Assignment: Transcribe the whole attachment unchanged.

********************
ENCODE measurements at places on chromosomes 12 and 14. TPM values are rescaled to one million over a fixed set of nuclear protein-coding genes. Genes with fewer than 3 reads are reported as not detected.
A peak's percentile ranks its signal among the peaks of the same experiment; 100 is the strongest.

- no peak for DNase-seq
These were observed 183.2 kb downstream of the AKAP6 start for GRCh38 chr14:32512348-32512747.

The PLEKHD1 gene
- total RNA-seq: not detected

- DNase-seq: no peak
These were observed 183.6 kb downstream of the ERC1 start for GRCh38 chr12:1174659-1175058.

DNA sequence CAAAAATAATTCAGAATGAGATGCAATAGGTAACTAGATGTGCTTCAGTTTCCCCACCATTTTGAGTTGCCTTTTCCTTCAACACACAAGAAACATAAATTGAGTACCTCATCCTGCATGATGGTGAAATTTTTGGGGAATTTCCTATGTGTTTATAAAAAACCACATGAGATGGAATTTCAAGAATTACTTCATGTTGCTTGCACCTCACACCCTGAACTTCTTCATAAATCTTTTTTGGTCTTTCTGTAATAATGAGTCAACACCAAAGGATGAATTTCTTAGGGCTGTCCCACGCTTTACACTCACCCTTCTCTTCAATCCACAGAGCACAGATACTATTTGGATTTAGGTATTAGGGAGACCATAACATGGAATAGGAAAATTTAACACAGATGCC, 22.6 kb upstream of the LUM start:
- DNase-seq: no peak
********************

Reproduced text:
ENCODE measurements at places on chromosomes 12 and 14. TPM values are rescaled to one million over a fixed set of nuclear protein-coding genes. Genes with fewer than 3 reads are reported as not detected.
A peak's percentile ranks its signal among the peaks of the same experiment; 100 is the strongest.

- no peak for DNase-seq
These were observed 183.2 kb downstream of the AKAP6 start for GRCh38 chr14:32512348-32512747.

The PLEKHD1 gene
- total RNA-seq: not detected

- DNase-seq: no peak
These were observed 183.6 kb downstream of the ERC1 start for GRCh38 chr12:1174659-1175058.

DNA sequence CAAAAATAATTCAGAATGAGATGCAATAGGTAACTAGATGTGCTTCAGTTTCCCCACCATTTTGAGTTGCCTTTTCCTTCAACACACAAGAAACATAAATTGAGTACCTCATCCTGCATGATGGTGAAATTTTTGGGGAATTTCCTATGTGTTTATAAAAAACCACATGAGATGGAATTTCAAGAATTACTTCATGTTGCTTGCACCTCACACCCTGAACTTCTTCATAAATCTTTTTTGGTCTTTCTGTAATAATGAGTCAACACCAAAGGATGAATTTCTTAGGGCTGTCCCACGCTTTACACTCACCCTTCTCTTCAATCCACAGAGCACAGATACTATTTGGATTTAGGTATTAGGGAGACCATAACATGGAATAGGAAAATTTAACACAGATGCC, 22.6 kb upstream of the LUM start:
- DNase-seq: no peak